From the ornate necklaces of ancient Egypt to the minimalist earrings of modern-day fashion, jewellery has played a significant role in human history. The history of jewellery is rich and fascinating, showcasing the creativity and ingenuity of countless cultures and civilizations throughout time. Whether used as a symbol of status, a means of adornment, or a form of currency, jewellery has been treasured and revered by people all over the world for centuries. In this blog, a two-part series, we’ll delve into the captivating history of jewellery, exploring its origins, evolution, and enduring significance.
Jewellery refers to objects that are used for personal adornment and are valued for the craftsmanship that goes into their creation, as well as for the materials they are made from, and has been worn by people for thousands of years. Materials used in the jewellery craft have varied throughout history and across cultures, ranging from simple items like shells and bones to precious metals, gemstones, pearls, and ceramics. Sometimes, the emphasis of jewellery-making is placed more on the aesthetic function of the materials rather than their intrinsic value.
In addition to its decorative function, jewellery has also been used historically to denote social rank and as a talisman to ward off evil and bring good luck – these titbits from the history of jewellery are as fascinating as they are strange. For instance, during the Middle Ages, a ruby ring was believed to bring its owner lands and titles, virtue, protection against seduction, and the prevention of effervescence in water, but only if worn on the left hand.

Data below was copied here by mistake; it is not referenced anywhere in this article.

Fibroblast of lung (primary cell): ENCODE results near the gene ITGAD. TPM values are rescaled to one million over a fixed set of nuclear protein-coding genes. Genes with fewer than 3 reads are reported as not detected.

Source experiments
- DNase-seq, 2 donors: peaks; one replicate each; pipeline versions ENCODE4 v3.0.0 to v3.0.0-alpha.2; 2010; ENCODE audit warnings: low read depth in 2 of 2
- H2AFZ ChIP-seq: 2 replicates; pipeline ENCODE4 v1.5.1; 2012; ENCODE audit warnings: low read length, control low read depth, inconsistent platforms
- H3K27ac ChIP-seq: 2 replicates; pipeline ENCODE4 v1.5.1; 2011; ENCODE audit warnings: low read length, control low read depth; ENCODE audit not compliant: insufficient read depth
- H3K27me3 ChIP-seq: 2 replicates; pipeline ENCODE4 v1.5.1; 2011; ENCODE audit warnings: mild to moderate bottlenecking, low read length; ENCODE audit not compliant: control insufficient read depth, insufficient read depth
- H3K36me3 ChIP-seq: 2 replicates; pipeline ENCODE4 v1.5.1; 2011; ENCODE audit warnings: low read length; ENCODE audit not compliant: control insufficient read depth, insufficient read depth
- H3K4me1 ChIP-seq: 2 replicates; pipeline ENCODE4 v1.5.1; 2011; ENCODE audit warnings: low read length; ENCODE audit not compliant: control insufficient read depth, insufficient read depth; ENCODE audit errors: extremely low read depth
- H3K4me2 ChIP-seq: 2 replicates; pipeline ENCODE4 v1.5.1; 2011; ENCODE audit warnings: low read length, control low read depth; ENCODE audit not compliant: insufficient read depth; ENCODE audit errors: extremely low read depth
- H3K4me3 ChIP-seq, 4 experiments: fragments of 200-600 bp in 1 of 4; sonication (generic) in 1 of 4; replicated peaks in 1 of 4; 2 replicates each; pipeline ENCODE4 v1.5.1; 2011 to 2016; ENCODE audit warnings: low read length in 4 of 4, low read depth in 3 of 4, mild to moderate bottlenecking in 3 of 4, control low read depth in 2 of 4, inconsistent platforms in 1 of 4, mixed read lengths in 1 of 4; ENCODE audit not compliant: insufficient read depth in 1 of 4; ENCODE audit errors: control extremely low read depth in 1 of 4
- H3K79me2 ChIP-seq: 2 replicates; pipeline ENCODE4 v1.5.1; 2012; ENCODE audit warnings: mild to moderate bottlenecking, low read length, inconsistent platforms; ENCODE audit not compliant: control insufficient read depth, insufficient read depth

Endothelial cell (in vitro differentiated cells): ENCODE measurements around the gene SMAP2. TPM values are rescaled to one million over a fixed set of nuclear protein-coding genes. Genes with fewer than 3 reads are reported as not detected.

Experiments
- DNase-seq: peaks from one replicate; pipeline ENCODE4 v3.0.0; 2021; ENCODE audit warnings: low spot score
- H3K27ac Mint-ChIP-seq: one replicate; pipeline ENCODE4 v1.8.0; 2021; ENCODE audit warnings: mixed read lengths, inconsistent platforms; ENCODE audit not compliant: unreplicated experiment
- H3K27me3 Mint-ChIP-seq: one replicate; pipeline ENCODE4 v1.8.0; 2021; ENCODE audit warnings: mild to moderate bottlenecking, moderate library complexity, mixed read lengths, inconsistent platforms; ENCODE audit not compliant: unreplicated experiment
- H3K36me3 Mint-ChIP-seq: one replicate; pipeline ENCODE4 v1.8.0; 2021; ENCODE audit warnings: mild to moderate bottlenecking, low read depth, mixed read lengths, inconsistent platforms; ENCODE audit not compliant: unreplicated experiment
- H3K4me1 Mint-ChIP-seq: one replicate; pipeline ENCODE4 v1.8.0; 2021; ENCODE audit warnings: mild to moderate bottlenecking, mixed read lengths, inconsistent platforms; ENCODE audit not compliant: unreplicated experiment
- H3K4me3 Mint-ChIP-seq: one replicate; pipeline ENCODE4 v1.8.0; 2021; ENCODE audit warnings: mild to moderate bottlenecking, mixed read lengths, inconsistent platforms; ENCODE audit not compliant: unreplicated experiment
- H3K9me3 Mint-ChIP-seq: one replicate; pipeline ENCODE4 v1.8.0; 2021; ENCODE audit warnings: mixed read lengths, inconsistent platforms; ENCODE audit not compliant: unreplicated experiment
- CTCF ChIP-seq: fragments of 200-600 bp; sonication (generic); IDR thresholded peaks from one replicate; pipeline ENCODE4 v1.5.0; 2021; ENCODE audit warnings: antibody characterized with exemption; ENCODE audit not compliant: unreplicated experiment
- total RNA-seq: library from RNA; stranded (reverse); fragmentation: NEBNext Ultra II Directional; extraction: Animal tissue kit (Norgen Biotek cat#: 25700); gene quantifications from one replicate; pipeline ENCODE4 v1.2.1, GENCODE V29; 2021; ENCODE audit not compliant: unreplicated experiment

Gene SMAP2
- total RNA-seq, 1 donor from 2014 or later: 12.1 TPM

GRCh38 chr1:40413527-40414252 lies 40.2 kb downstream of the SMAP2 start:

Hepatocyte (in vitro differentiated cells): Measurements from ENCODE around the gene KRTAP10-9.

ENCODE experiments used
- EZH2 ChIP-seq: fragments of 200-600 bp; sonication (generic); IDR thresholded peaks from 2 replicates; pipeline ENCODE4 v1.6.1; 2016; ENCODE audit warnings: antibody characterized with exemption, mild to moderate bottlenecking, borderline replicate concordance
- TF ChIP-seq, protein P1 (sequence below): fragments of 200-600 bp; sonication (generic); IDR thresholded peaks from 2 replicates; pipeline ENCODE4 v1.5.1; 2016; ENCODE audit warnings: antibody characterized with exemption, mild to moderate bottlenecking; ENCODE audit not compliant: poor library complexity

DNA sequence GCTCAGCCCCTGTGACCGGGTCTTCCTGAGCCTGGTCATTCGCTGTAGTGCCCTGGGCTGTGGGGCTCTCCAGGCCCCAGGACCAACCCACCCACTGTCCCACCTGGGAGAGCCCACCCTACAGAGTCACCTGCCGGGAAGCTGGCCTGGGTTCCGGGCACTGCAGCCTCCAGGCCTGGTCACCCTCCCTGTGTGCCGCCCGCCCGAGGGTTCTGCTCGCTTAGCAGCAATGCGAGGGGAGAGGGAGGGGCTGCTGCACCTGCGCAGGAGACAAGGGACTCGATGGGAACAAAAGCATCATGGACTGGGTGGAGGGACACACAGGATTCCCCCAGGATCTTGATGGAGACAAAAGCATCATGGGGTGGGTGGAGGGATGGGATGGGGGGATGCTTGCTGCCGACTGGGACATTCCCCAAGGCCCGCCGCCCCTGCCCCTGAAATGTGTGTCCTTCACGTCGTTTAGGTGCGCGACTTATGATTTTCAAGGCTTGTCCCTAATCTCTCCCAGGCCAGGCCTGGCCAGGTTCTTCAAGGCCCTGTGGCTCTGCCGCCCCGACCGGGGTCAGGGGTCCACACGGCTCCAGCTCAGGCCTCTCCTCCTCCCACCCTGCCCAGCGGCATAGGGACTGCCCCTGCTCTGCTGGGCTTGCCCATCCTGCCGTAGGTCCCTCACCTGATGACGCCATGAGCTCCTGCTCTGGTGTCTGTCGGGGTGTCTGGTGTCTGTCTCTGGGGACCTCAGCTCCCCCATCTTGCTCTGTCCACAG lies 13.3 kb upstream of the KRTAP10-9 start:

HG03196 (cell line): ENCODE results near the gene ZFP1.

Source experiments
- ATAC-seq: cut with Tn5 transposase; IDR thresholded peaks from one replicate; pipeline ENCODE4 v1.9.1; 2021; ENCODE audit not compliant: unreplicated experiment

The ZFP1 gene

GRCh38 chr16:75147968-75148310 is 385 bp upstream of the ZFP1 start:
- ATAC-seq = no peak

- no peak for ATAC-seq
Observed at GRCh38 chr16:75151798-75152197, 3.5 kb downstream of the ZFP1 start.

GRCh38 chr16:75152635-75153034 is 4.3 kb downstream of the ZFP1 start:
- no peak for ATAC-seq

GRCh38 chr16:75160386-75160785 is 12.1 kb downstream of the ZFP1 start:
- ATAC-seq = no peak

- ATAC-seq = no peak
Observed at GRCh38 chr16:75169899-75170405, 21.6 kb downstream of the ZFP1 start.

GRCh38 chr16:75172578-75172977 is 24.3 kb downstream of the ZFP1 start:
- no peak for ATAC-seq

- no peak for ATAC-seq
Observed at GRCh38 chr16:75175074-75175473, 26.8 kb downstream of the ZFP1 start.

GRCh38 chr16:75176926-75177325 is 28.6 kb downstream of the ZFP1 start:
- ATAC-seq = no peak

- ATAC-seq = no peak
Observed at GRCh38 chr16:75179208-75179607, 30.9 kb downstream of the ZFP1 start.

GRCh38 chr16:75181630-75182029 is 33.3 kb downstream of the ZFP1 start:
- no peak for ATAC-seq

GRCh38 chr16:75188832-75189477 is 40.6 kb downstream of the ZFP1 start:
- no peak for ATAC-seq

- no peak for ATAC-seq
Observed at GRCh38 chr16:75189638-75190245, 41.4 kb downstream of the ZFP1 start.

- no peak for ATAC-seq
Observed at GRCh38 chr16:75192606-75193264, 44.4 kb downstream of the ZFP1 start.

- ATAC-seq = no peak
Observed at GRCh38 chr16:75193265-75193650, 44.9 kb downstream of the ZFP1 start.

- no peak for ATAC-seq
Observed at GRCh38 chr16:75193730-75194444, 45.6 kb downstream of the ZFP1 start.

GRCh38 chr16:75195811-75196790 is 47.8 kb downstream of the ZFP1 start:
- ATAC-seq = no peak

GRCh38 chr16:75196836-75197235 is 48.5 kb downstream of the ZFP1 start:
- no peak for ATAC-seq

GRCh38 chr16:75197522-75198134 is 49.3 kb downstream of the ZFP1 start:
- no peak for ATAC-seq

History of Jewellery from the Paleolithic to the Ancient Roman Period
Prior to 2015, the oldest known objects that were thought to have served a decorative purpose for the human body dated back to the middle Paleolithic period, around 110,000 years ago. These were drilled shell beads discovered in a cave in Morocco, although their exact function is unknown.
However, recent research by Davorka Radovcic, David Frayer, Ankica Oros Srsen, and Jakov Radovcic, suggest that the history of jewellery could have existed for an additional 20,000 years – they recently discovered a set of eagle talons that they believe were used for adornment by Neanderthals. Why is this so important? Well, eagle talons are a rare discovery in prehistoric European sites, and usually, only a single element is found. However, at the Krapina Neanderthal site, eight talons have been discovered, which is the only known instance of multiple talon findings. If not used for bodily adornment, at the very least, these talons indicate that this band of Neanderthals experienced sentimentality and perhaps understood the value of keepsakes.
Other discoveries from the middle and upper Paleolithic periods also indicate continued use of organic materials for body decoration, such as a polished pendant crafted from the finger bone of a bear cuscus and, more recently, 120,000-year-old shells strung on a necklace as beads.
Unfortunately, due to the organic nature of the materials used, we have limited knowledge about jewellery during this time period as weathering and decay have resulted in the destruction of most of these items over time. However, it is interesting to ponder what motivated the use of jewellery as an adornment during this ancient era.
History of Jewellery: Neolithic Period
As the Neolithic Period progressed, stoneworking techniques advanced to the point where certain stones could be drilled and chip carving of softer materials like bone, wood, and horn when the use of stone chisels became more sophisticated. The emergence of a vast exchange network during this time allowed for products that were abundant or unique to one locality to be traded among neighboring tribes, leading to a dispersion of desirable products over vast areas. This trade led to increased contact between different tribes and cultures, resulting in the spread of new techniques and innovations, making life easier due to the development of more useful tools and more efficient methods of farming, fishing, and hunting.
However, this increasing complexity also led to greater differentiation between people’s social statuses. With improved farming techniques, the population of tribes increased, leading to a growing amount of specialisation, and the emergence of more pronounced social differences. To distinguish oneself, wearing the biggest, most beautiful, and most unique pieces of jewellery became a way to express one’s status, in addition to serving as a decorative feature or amulet.
History of jewellery: Bronze and Iron Ages